Table 1

Sample Selection Criteria and Modeling Choices

The investigator decisions considered in the current analysis include the measurement of the water quality variable, choice of property characteristics, specification of the hedonic, and treatment of fixed effects in the hedonic (Table 1). Water quality measures considered include the summer mean, minimum, and maximum Secchi measurements of water clarity for the summer months. In addition, the Secchi measurement could be the closest in time within five years of the property sale, year of sale, year prior to sale, or closest in the time from the previous five years. We define year of sale as the most recent summer, meaning that for a year of sales data, sales in January through May will correspond to the previous year of water quality data, and sales in June through December will correspond to the same year of water quality data. The selection of the water quality measure can have a direct impact on the hedonic coefficient estimate for water quality, where the timing of the measurement more likely affects the sample size. The current or previous year measures likely result in the smallest sample while the ± five-year window likely maximizes the sample size.

Lake water quality changes slowly year to year, and spatial variation in water quality is necessary to identify effects of water quality on property values.3 Therefore, we set a minimum coefficient of variation (CV) for lake water quality in the sample to improve the likelihood that the coefficient estimates are meaningful. If water quality is similar across lakes in specific regions, it would be challenging to identify significant water quality effects. The minimum CV is based on estimation results from previous hedonic studies. CVs for Secchi range from as low as 0.21 for a substate area in New Hampshire (Gibbs et al. 2002) and as high as 0.90 at the national level (Moore et al. 2020). While 0.21 is the minimum CV, the next three smallest CVs are 0.31, 0.32, and 0.34 from Michael, Boyle, and Bouchard (2000), Gibbs et al. (2002), and Swedberg et al. (2022), respectively. We choose 0.25 as the minimum CV as it falls in between 0.21 and 0.31. No alternative CV is considered in the analyses.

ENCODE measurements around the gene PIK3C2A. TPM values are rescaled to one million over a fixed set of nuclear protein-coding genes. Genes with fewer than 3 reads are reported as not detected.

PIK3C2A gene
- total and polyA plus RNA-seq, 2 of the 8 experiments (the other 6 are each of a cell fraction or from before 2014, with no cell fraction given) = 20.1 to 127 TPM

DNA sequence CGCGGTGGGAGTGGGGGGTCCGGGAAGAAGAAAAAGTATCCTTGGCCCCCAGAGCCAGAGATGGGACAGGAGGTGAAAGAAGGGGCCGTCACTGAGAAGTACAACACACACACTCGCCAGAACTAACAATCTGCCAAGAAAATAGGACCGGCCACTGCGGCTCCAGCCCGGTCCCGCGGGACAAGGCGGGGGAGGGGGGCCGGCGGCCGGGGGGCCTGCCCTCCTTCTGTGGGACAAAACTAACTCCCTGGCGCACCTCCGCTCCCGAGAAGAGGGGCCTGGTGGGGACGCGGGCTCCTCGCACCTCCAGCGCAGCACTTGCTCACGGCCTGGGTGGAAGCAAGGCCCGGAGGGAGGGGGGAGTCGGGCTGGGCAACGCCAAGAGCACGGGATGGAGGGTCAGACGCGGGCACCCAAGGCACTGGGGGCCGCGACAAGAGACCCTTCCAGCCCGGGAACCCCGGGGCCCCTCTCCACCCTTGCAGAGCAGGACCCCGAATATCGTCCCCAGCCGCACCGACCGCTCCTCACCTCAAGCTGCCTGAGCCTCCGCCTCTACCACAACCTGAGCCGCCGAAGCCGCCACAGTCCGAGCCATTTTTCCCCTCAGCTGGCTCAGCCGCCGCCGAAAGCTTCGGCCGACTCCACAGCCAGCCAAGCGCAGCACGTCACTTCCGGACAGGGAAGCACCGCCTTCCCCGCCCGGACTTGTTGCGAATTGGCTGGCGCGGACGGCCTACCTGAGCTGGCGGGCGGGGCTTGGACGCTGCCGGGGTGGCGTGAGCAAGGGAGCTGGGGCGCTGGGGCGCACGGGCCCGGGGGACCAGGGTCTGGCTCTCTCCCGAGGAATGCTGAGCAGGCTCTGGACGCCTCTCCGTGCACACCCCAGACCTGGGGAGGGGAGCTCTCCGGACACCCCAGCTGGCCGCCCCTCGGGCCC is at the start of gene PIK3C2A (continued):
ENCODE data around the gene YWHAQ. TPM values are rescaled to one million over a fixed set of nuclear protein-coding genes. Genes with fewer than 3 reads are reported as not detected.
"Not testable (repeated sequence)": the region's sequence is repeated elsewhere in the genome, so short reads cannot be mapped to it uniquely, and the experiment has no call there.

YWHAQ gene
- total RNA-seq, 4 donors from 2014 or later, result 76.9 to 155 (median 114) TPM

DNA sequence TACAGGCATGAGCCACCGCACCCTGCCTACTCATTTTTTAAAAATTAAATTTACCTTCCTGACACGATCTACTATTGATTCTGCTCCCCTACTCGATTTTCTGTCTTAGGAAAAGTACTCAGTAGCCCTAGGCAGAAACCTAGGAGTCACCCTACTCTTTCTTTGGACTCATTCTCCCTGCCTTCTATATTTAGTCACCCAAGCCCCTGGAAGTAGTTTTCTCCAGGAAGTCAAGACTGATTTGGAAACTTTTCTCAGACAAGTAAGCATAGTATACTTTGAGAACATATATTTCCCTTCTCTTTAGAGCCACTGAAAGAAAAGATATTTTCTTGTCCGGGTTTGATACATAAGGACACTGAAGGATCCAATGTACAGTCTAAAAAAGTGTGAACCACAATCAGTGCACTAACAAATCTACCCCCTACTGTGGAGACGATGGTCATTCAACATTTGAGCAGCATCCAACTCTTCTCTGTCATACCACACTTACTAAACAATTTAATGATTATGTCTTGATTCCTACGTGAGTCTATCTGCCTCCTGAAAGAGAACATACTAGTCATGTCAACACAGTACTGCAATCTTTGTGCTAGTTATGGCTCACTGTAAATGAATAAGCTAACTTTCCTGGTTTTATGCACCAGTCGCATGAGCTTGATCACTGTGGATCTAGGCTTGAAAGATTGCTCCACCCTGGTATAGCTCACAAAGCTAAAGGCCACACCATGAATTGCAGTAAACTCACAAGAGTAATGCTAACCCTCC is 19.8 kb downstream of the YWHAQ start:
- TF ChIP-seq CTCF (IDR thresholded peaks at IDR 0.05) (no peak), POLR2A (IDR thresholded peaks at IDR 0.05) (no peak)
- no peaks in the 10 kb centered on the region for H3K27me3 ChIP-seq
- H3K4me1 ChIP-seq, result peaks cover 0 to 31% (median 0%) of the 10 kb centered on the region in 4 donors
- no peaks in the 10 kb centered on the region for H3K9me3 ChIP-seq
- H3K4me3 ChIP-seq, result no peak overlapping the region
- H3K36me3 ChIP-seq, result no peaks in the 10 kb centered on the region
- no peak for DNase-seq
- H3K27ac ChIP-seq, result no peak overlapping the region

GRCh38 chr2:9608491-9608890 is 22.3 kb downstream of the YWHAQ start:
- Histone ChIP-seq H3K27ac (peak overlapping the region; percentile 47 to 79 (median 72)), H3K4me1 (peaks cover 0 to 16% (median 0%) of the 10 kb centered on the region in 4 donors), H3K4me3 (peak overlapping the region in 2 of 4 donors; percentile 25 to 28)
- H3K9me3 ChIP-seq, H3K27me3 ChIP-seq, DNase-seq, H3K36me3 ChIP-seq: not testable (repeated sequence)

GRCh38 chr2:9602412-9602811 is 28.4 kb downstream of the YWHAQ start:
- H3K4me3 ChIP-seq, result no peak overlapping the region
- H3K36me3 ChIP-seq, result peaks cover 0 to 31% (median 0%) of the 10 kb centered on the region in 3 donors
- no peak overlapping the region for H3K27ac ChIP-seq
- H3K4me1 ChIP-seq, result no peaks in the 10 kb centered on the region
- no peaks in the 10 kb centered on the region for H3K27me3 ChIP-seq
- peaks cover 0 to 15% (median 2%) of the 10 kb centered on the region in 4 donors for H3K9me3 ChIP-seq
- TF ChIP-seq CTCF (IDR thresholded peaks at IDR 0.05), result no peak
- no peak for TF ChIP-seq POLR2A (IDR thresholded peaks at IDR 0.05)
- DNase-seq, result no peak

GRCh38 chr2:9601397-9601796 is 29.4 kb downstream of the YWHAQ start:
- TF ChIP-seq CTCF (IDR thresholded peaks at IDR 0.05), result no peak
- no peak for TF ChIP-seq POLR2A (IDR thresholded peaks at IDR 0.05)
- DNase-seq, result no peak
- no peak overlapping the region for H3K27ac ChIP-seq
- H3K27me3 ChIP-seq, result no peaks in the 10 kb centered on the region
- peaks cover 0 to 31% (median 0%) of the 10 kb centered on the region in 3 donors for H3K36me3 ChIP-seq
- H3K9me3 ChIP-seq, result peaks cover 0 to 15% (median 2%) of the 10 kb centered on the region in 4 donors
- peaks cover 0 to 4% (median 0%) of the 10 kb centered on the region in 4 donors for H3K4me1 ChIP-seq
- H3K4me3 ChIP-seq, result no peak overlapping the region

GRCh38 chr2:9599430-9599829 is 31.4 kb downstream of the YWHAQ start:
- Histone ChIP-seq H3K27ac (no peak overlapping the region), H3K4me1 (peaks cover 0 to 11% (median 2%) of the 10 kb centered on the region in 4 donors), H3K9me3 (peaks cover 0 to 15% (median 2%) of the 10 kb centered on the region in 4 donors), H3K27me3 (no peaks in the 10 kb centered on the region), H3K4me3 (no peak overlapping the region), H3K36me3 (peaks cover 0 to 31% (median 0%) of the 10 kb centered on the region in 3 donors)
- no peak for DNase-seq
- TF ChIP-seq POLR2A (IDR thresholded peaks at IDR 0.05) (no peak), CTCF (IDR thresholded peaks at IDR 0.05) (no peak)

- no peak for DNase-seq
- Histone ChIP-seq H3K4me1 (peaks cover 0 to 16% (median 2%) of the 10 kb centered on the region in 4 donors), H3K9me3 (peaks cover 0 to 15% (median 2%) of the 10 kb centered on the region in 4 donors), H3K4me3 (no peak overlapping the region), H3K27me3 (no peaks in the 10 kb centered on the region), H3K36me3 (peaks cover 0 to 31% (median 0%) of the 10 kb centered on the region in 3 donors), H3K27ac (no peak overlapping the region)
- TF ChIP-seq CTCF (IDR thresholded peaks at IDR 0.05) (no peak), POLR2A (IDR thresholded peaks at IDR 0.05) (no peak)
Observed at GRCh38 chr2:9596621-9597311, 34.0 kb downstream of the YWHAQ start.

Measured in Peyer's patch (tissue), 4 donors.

In selecting property attributes, researchers must balance the potential for omitted variable bias against limiting the number of sales. Excluding variables with many missing observations could result in an omitted bias if the omitted variables are correlated with the policy variable (water quality here). On the other hand, including the variables can compromise sample representativeness if observations are not missing at random. Although some researchers may include all property attributes available in the data as controls, this approach often becomes untenable across broad spatial areas, because comparable property attributes are not consistently available across all regions of the country. Therefore, researchers use discretion in selecting the most commonly available property attributes that relate to the size and quality of the property. For example, Moore et al. (2020) choose bedrooms, bathrooms, house size, and building age. In contrast Zhang, Phaneuf, and Schaeffer (2022) do not use any property attributes, instead using census block group fixed effects to control for neighborhood and structural attributes of homes that remain fixed through time. We estimate models with lot size, building size, and building age for the baseline.

The maximum distance from the lake determines which properties are included in the sample, and controlling distance can influence the functional form of the hedonic. Although much of the early literature focused on lakefront properties (e.g., Michael, Boyle, and Bouchard 1996), more recent studies consider broader distances from lakes (1,000–3,000 m) (Walsh, Milon, and Scrogin 2011; Walsh and Milon 2016; Wolf and Klaiber 2017). However, recent studies consistently find that the largest effects of water quality occur for lakefront properties, and the effects decay rapidly with distance from lakes. Wolf and Klaiber (2017) find insignificant estimates beyond 250 m, while Walsh et al. (2017) find a significant effect up to 1,000 m from the waterfront. Three lake proximity characteristics are considered to address lake proximity. The first is an indicator of whether the property has lake frontage, and two buffer distances were considered: within 150 m and within 300 m of the lake. The second is distance to the lake measured in meters with two alternatives: properties within 1,000 m and 2,500 m of the lake. The third is the minimum number of sales within the lakefront buffers with the levels of 0, 1, and 25.